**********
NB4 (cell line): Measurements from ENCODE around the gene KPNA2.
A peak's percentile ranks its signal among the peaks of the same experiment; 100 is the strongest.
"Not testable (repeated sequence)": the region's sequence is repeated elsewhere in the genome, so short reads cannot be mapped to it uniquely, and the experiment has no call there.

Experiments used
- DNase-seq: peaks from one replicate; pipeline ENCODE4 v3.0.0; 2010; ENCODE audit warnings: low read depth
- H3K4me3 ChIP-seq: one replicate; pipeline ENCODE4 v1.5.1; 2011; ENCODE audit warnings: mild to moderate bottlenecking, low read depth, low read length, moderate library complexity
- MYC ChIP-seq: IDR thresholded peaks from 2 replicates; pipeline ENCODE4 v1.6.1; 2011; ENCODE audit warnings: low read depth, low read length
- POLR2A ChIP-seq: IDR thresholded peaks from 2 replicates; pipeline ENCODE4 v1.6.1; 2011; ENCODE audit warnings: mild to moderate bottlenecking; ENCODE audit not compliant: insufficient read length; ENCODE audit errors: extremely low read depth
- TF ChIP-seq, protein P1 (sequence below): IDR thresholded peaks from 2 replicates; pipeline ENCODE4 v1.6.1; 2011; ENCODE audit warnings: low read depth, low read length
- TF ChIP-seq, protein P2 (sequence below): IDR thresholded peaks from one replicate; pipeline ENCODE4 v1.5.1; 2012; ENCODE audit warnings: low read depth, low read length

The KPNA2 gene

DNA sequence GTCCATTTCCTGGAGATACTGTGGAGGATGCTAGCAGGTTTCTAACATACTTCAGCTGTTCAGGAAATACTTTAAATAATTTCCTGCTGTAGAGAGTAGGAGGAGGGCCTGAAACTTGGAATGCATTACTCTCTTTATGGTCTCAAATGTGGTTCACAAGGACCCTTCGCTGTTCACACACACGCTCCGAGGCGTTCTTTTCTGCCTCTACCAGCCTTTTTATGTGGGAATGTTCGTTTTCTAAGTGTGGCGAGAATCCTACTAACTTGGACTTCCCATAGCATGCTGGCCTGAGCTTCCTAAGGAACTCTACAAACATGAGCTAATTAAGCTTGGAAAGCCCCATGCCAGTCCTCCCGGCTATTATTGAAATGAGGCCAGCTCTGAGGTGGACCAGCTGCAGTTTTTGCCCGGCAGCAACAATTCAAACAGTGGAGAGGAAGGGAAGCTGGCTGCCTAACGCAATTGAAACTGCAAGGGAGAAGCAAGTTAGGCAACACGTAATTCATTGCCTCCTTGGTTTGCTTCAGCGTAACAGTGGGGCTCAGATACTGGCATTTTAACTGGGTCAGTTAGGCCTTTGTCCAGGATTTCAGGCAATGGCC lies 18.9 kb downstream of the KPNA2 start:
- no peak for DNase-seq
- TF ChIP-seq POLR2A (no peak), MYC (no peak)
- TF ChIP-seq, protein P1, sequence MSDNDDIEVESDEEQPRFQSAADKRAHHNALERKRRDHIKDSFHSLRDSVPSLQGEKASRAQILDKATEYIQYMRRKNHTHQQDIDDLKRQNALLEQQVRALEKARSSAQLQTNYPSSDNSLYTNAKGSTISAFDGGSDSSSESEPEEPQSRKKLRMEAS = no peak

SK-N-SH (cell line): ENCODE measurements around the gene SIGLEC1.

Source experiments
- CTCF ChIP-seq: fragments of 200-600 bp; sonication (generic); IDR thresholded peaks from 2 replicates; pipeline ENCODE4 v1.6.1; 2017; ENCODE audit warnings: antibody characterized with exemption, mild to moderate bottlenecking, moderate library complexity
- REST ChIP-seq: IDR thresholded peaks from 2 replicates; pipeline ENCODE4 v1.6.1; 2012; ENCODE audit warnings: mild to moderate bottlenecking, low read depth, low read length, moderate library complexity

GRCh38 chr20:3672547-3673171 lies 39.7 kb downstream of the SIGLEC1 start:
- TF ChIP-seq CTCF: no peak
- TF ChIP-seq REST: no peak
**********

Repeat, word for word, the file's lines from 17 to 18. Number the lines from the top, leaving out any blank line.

Source experiments
- CTCF ChIP-seq: fragments of 200-600 bp; sonication (generic); IDR thresholded peaks from 2 replicates; pipeline ENCODE4 v1.6.1; 2017; ENCODE audit warnings: antibody characterized with exemption, mild to moderate bottlenecking, moderate library complexity